Kratom Supplement Linked to String of Deaths

Kratom is a herbal supplement sold nationwide but recently, it's been rocking political debates of how it should be classified and regulated in the United States.

The supplement comes from dried leaves of in the coffee family and has been used in Southeast Asia for centuries. In the last few years, kratom has become a hot commodity in the U.S., where patrons can grab the supplement in gas stations, vape shops, bars, and in online stores. But the leaves in Southeast Asia may be different than what Americans are consuming as kratom in the States.

Kratom can have varying degrees of stimulation. At low doses, it can help relieve aches and pain, depression, anxiety and even aid with opioid withdrawal. When taken in higher doses, it can produce a euphoric state.

In the past few years, however, dozens of deaths have been linked to kratom.

On July 18th, a Washington state jury found Wendianne Rock and her company, Society Botanicals, LLC, liable for the death of Patrick Coyne, a 39-year-old who was found dead after using kratom. This is the first jury verdict in a civil claim against a kratom manufacturer in the U.S. The jury awarded $2.5 million dollars to Coyne's family.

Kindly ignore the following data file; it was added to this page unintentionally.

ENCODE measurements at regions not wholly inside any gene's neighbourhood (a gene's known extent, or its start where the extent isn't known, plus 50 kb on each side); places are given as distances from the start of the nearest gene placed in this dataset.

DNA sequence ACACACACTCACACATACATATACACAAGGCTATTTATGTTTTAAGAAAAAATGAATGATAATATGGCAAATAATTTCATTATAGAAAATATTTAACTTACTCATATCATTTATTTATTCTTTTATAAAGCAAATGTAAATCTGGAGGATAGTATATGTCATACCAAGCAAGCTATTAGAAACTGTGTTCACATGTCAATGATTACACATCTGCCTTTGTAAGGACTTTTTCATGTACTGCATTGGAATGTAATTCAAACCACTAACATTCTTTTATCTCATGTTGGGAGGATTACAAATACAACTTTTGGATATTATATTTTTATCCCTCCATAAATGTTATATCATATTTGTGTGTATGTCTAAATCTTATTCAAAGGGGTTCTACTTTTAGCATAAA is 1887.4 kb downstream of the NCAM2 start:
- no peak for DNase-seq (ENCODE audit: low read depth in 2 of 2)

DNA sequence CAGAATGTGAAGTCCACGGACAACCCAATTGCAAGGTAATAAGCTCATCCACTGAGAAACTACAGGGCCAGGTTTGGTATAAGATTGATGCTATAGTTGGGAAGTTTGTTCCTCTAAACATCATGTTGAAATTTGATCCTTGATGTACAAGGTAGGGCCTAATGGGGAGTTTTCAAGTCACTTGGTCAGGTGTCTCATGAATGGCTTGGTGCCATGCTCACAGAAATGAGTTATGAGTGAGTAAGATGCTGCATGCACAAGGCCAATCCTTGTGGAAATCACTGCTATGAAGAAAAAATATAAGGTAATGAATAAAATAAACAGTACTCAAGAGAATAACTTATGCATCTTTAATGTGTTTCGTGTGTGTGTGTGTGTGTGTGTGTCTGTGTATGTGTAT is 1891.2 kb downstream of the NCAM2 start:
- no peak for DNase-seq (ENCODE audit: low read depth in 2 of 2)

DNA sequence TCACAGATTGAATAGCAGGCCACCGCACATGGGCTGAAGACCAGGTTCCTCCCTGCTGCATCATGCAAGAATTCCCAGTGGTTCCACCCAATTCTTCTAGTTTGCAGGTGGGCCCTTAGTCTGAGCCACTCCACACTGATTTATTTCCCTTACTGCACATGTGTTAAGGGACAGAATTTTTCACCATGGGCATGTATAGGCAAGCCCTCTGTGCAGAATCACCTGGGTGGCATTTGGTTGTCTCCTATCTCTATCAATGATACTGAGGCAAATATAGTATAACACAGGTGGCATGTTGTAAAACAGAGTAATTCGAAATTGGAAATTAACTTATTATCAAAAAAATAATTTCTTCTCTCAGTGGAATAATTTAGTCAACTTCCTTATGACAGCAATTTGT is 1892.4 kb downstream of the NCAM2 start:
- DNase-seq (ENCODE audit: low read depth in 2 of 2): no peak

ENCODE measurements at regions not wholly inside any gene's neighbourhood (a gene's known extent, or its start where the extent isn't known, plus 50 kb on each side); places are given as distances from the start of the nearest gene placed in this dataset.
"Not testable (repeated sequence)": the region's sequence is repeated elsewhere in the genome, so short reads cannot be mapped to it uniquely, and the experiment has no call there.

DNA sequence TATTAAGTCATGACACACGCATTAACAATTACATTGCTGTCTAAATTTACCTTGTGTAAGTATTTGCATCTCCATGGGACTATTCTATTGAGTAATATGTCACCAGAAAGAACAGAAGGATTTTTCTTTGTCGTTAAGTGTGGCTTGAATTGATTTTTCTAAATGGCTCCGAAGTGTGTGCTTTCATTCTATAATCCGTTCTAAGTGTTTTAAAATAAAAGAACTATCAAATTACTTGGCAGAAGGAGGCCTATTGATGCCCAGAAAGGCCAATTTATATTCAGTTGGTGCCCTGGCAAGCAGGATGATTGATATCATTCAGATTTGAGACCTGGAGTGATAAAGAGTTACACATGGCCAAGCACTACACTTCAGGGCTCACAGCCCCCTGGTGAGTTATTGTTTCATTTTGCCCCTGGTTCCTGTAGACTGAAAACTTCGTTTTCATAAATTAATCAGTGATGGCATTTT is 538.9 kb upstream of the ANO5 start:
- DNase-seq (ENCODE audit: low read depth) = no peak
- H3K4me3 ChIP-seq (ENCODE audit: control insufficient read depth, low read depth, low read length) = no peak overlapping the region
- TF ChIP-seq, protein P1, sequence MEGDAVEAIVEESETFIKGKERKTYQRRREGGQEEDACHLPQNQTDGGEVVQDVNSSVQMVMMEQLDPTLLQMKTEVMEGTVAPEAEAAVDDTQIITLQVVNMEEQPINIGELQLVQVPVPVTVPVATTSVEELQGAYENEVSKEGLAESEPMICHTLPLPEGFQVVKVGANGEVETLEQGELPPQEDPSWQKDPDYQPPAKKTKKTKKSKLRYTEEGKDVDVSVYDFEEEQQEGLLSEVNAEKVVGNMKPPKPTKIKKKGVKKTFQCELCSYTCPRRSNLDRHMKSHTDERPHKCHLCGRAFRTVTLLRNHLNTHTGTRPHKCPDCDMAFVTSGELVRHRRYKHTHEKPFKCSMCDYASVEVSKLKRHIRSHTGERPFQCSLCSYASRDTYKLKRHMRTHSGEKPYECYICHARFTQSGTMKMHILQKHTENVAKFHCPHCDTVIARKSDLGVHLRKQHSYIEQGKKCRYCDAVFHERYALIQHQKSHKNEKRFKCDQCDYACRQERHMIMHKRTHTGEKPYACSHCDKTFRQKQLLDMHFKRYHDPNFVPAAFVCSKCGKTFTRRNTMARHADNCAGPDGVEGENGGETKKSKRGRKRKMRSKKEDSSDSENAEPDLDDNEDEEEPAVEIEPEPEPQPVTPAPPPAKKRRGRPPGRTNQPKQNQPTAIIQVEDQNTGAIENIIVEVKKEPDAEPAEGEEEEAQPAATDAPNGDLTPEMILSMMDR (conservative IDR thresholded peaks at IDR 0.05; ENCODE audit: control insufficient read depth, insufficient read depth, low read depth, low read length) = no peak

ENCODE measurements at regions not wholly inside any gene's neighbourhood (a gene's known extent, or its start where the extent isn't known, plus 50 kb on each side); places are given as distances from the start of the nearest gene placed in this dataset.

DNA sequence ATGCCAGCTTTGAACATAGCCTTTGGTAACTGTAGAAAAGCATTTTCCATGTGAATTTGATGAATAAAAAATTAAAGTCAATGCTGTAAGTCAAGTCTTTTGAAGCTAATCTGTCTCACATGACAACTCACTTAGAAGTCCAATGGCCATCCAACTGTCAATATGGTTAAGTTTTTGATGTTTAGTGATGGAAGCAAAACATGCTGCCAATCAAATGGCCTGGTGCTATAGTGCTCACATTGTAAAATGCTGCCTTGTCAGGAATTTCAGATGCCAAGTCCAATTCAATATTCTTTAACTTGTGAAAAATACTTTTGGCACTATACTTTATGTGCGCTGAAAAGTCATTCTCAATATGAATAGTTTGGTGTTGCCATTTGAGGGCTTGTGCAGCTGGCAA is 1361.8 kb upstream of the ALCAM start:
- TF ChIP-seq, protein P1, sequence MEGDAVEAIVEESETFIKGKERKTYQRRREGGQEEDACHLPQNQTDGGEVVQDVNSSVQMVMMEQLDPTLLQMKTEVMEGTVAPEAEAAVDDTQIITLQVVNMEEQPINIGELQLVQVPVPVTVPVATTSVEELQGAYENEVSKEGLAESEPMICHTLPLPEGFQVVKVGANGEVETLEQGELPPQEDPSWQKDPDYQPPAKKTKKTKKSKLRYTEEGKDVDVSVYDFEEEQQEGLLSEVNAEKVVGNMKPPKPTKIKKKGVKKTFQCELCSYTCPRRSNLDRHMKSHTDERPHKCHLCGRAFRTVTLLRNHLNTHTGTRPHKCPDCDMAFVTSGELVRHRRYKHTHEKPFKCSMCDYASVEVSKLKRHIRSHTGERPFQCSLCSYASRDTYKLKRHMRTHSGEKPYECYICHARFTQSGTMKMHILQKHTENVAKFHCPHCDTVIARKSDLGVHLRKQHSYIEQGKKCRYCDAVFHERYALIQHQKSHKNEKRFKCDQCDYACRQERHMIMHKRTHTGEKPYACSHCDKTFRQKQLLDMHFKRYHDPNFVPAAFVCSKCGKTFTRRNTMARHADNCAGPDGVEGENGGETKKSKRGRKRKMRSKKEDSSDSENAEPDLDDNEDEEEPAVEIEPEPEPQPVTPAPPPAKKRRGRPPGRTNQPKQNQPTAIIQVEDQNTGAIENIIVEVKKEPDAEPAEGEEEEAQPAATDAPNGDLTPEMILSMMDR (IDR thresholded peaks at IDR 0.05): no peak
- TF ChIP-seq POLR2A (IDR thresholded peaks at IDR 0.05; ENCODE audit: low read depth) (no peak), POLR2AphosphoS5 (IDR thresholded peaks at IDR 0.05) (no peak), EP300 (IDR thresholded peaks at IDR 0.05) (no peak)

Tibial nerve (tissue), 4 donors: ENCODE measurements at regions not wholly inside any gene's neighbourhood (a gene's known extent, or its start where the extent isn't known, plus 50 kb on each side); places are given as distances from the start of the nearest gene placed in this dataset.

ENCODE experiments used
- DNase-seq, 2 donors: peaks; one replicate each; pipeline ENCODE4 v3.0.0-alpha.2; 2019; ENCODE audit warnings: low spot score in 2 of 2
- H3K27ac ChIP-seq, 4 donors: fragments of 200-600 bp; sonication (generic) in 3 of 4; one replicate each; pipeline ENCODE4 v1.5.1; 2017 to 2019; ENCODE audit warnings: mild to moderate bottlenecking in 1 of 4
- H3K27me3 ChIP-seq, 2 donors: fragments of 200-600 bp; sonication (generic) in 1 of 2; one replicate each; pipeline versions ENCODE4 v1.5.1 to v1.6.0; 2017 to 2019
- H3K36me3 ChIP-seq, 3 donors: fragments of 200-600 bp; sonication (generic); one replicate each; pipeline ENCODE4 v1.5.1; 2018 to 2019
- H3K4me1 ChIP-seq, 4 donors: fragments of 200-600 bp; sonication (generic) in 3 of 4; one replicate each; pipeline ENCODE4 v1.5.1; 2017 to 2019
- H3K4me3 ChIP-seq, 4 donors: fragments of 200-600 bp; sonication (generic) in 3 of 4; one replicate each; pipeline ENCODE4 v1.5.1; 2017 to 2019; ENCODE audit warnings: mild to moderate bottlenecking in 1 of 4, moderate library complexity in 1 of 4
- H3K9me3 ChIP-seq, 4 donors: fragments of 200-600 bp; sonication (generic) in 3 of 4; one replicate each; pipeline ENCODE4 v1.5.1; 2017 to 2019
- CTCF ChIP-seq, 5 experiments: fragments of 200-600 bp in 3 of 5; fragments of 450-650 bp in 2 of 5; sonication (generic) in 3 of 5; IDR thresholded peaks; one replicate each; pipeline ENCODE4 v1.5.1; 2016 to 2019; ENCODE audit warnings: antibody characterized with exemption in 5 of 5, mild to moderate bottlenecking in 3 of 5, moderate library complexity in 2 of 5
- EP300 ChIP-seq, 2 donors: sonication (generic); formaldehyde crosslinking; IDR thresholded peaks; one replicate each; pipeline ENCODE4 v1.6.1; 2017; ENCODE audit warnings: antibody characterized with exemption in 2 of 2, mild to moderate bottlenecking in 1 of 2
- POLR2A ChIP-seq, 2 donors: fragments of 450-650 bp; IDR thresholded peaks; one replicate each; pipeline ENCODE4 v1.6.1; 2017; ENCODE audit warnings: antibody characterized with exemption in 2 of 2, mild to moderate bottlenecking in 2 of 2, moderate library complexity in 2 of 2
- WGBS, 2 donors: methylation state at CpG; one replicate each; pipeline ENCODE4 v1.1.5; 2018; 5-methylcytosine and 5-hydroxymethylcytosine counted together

The FDA warns Americans that kratom can become addictive. It's also not regulated as a drug and comes in varying forms like powders, capsules, and drinkable concentrates. Five states — Alabama, Arkansas, Indiana, Rhode Island, Vermont, and Wisconsin — have banned kratom.

The American Kratom Association says the supplement is a billion-dollar business in the U.S. with nearly five million Americans using kratom. They are asking for government regulation and the Kratom Consumer Protection Act.

In 2019, the CDC released a report that found that kratom killed nearly 100 people in 17 months. Many of the people who died had other drugs in their systems as well.

The news of whether kratom will be regulated in the U.S. is still up for debate, and as more deaths occur, legalization may become more challenging.

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